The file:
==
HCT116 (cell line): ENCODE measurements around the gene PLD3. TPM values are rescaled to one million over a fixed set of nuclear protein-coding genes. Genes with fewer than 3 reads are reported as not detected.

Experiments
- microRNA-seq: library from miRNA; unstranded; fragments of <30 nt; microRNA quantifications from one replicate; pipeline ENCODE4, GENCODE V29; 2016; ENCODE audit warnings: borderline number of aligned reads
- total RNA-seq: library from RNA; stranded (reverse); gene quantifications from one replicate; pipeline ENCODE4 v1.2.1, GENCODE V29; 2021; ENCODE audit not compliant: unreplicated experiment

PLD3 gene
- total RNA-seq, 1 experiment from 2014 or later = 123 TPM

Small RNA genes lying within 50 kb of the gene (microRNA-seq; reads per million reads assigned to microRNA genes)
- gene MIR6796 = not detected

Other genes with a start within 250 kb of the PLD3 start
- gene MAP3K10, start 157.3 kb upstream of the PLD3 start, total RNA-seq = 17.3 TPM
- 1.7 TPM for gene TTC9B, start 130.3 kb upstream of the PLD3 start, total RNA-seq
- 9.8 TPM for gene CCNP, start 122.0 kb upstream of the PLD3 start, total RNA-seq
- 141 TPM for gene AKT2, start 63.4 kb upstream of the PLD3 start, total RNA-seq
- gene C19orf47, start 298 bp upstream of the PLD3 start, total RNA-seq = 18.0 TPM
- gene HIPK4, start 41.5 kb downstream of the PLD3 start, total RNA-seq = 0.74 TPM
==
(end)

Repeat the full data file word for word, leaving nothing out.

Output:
HCT116 (cell line): ENCODE measurements around the gene PLD3. TPM values are rescaled to one million over a fixed set of nuclear protein-coding genes. Genes with fewer than 3 reads are reported as not detected.

Experiments
- microRNA-seq: library from miRNA; unstranded; fragments of <30 nt; microRNA quantifications from one replicate; pipeline ENCODE4, GENCODE V29; 2016; ENCODE audit warnings: borderline number of aligned reads
- total RNA-seq: library from RNA; stranded (reverse); gene quantifications from one replicate; pipeline ENCODE4 v1.2.1, GENCODE V29; 2021; ENCODE audit not compliant: unreplicated experiment

PLD3 gene
- total RNA-seq, 1 experiment from 2014 or later = 123 TPM

Small RNA genes lying within 50 kb of the gene (microRNA-seq; reads per million reads assigned to microRNA genes)
- gene MIR6796 = not detected

Other genes with a start within 250 kb of the PLD3 start
- gene MAP3K10, start 157.3 kb upstream of the PLD3 start, total RNA-seq = 17.3 TPM
- 1.7 TPM for gene TTC9B, start 130.3 kb upstream of the PLD3 start, total RNA-seq
- 9.8 TPM for gene CCNP, start 122.0 kb upstream of the PLD3 start, total RNA-seq
- 141 TPM for gene AKT2, start 63.4 kb upstream of the PLD3 start, total RNA-seq
- gene C19orf47, start 298 bp upstream of the PLD3 start, total RNA-seq = 18.0 TPM
- gene HIPK4, start 41.5 kb downstream of the PLD3 start, total RNA-seq = 0.74 TPM